The clouds disgorge their burden, called up from where? Where did this water pick up its heat? Its half a thousand or so calories for every little gram, leaving the warm languid sea to travel on the tradewinds. Cuba? The Caymans? Key West? The water vapor rising from the tropical ocean, born aloft in Barnard cells of air, driven by the sun’s starry furnace. Riding north only to meet a frigid army of the north. Air chilled in Minnesota, maybe in Fargo, moving south. The two clash over Texas, right over my head, and the tropical steam gives its borrowed heat back to the icy northern air. The moisture congeals and falls, falls and falls.
The streets are full, flowing rivers of muddy water. To my left there’s a waterfall, a torrent of muck flooding out of a lumberyard. The sky is gray, the mud is gray, all color sucked out, washed away, flowing downstream. The water is stealing the colors, it’ll all flow down the Trinity, down to Louisiana where it’ll slink between the cypress knees, between the mangrove roots out into the gulf, back to the tropics, where the colors will be traded for warmth, for heat, for another trip on the convection express.
Leaving work, I carry my possessions protected from the deluge in a plastic bag. Two and a half boxes of Girl Scout cookies and a quart of tequila. In school I remember napping on my cot on a male section of the dormitory. “Bill, get up!” someone cried, “Go buy some Girl Scout cookies.” “Waaaa?” “Don’t ask why, go downstairs and buy some.” I stumbled down the stairs to the lobby, only to find a long, snaking line of male undergraduates. At the head of the line was the oldest, most developed Girl Scout I’d ever seen, stuffed into a uniform about three sizes too small. She was selling a lot of cookies.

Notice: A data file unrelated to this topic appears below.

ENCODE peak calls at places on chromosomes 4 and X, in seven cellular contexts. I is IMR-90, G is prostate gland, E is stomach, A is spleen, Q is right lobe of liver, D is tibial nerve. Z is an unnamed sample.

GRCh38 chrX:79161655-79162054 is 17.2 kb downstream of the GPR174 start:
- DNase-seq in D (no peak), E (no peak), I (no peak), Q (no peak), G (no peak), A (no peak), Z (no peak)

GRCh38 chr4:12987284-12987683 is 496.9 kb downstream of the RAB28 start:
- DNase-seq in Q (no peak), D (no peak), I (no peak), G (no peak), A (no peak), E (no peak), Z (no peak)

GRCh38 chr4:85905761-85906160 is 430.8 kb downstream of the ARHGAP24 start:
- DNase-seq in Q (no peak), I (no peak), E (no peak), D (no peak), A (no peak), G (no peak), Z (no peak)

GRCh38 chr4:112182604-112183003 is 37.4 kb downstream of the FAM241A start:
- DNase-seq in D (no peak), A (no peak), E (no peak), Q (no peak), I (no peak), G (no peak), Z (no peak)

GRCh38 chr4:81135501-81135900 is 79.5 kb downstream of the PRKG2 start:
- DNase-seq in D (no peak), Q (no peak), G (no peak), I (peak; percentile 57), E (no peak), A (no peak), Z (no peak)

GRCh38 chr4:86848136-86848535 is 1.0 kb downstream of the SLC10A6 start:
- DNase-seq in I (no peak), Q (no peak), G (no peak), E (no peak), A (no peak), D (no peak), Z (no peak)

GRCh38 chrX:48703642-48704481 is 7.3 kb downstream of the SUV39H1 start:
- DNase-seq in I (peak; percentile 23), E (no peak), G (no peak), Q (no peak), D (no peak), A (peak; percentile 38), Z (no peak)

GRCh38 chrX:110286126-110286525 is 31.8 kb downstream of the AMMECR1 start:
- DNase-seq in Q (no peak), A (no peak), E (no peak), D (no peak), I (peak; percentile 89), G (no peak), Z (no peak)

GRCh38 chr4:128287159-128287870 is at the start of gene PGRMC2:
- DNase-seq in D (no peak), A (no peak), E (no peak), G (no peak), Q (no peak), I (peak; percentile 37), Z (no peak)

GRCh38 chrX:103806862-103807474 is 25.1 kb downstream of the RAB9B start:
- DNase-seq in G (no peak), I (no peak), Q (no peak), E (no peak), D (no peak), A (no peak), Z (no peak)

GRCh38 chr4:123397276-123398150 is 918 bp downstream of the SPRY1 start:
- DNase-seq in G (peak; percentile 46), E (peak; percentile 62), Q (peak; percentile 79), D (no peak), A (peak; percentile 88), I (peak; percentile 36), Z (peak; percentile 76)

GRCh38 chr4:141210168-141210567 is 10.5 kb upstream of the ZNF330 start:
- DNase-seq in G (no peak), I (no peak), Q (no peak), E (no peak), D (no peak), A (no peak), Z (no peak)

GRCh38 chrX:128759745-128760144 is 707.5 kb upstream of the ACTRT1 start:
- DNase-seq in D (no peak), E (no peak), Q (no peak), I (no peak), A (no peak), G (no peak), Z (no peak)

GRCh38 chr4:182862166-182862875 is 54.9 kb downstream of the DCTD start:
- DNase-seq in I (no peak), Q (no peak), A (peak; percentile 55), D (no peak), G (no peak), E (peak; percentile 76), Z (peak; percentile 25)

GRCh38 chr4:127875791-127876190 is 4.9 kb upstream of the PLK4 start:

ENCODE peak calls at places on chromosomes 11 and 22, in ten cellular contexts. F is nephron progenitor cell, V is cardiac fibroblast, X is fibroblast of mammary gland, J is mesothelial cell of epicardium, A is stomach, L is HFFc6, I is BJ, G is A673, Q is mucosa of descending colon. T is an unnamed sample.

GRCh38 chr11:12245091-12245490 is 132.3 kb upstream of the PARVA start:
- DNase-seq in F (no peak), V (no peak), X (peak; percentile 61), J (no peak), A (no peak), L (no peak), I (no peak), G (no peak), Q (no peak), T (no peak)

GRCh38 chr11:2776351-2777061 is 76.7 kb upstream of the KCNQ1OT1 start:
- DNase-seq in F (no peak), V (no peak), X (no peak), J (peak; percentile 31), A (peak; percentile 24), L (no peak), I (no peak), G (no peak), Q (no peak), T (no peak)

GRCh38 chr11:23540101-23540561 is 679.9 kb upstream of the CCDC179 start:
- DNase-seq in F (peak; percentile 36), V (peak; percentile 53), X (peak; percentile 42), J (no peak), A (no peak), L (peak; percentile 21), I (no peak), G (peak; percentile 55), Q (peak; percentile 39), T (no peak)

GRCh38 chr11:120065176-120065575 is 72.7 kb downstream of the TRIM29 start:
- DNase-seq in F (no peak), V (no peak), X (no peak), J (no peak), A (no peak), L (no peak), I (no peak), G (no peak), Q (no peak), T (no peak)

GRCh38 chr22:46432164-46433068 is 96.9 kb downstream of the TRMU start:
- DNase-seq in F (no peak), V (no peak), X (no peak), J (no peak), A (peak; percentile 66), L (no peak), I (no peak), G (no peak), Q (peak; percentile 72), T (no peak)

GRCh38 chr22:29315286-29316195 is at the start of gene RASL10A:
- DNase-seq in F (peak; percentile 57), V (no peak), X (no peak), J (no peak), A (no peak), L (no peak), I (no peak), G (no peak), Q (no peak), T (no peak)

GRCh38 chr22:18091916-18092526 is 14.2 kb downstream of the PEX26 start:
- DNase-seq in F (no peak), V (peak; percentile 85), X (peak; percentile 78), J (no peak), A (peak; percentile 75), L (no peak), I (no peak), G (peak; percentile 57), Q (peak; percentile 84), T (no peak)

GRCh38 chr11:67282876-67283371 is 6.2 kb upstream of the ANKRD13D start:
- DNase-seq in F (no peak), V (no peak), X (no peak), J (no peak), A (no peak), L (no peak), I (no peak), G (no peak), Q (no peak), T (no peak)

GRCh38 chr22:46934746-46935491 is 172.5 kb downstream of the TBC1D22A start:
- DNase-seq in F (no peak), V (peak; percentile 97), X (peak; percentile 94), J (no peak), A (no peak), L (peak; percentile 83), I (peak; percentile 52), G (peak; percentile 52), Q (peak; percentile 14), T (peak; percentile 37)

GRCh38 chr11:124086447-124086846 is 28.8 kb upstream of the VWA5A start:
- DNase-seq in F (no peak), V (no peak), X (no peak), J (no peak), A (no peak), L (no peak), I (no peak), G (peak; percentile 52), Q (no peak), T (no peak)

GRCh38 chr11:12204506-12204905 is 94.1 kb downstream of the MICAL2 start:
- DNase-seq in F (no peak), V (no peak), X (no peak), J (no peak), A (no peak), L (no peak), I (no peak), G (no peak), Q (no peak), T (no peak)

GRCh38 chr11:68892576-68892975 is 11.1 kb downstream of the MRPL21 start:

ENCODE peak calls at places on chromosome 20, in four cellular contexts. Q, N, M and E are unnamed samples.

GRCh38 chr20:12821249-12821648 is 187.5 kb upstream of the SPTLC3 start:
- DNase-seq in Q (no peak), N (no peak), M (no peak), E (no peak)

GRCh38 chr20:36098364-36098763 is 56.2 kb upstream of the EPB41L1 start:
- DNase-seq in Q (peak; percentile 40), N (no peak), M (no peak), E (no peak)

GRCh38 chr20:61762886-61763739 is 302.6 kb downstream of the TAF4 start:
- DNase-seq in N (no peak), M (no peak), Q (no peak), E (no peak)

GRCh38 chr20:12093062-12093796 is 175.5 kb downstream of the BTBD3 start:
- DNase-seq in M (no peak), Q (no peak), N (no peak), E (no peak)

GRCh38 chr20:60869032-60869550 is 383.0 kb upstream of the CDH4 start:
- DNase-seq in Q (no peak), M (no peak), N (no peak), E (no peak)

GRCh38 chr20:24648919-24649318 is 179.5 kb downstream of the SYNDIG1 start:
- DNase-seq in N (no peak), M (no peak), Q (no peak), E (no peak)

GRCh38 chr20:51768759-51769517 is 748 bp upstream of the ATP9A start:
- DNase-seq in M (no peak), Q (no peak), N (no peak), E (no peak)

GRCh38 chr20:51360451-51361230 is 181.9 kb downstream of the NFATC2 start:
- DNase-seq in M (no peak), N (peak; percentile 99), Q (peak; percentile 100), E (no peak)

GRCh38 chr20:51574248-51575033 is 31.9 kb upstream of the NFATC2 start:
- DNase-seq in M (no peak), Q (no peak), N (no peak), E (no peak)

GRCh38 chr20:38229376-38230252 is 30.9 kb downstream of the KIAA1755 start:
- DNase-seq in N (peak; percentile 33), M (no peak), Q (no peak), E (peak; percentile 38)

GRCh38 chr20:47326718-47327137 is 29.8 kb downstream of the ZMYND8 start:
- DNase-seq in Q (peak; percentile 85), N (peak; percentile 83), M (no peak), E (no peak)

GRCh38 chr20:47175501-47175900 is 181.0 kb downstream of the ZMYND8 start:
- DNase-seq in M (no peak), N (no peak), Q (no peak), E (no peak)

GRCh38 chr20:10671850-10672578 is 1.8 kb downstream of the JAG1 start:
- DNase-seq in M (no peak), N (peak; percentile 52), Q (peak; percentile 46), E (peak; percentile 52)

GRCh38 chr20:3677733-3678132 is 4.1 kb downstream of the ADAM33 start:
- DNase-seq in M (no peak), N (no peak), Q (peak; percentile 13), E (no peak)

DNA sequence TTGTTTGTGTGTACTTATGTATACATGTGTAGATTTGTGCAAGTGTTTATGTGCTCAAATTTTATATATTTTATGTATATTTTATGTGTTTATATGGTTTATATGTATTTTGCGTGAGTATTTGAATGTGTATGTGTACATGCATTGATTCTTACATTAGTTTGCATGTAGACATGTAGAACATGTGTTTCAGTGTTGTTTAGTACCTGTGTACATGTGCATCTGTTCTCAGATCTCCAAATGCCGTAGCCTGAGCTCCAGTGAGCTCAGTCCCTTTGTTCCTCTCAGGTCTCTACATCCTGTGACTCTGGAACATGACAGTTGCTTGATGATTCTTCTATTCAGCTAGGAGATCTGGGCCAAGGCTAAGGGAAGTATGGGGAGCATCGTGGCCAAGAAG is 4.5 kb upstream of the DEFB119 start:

Nowadays, of course, I buy them from coworkers, hawking stuff for their kids. A couple days ago a fellow chemist announced he had to go see a customer in Harlingen. “Hop over the border and get me some tequila”, I joked. Days later he came back and said, “Got your tequila!” I didn’t think he’d really do it, but five bucks for a quart of Jose Cuervo Oro, I won’t complain. So I leave work with a bottle and two and a half boxes of cookies. Why two and a half? I have no willpower.
The family goes out for dinner. We run from the van through the icy deluge. Cars dart around the dark parking lot, no safe place for a little one so Lee rides on my shoulders. “I’ll keep you dry, daddy,” he says, and cradles my head in his firm little arms, covering me up, protecting me from the wet and the cold. and the darkness.
They’re dead to us. They kill each other in the streets. They wander comatose in shopping malls. They’re paralyzed in front of televisions. Something terrible has happened that’s taken our children away. It’s too late. They’re gone.
—-from The Sweet Hereafter
The Emperor Has No Clothes
The meeting room is windowless, situated deep in the bowels of the workplace (it is a designated tornado shelter). Long, narrow, glossy wood meeting table. TV/VCR at one end. A computer hooked up to an overhead projector and LCD panel at the other. A scanner is connected to this PC also, this is where he comes to after hours to scan pictures. Of the most interest to him in this room is a small refrigerator, kept stocked with soft drinks. His rule – you make him sit through a meeting, he gets a Diet Dr. Pepper.
Eight men, all with identical Franklin Planners in front of them. They are going over some of next year’s plans, each looking at a sheaf of papers with projects and responsibilities listed, due dates, key items. Four pages of this. He can feel it in the air, nobody thinks they can get all this stuff done, in addition to their own daily duties. There are simply too few people and too much bullshit. Everybody thinks it, knows it, sighs almost inaudibly, but nobody says anything. That would be pointing out the emperor has no clothes.
“Past certain ages or certain wisdoms it is very difficult to look with wonder; it is best done when one is a child; after that, and if you are lucky, you will find a bridge of childhood and walk across it.” ― Truman Capote, Local Color
From my old online journal The Daily Epiphany – Sunday, November 15, 1998
I spent the morning by going on into work. It is especially odd when I’m the only person at the huge factory. The parking lot empty except for my gold Taurus.
Tons and piles of paperwork I wanted to attack undisturbed, but I only chewed off a fraction of what I wanted to accomplish. Ambition and motivation were hard to find today.
Then I drove on down to meet Candy and the kids. Today was the Wildcat’s end-of-the-outdoor-season soccer party. We decided to hold it at a somewhat rundown bowling alley not too far from my work. We chose it because it was cheap.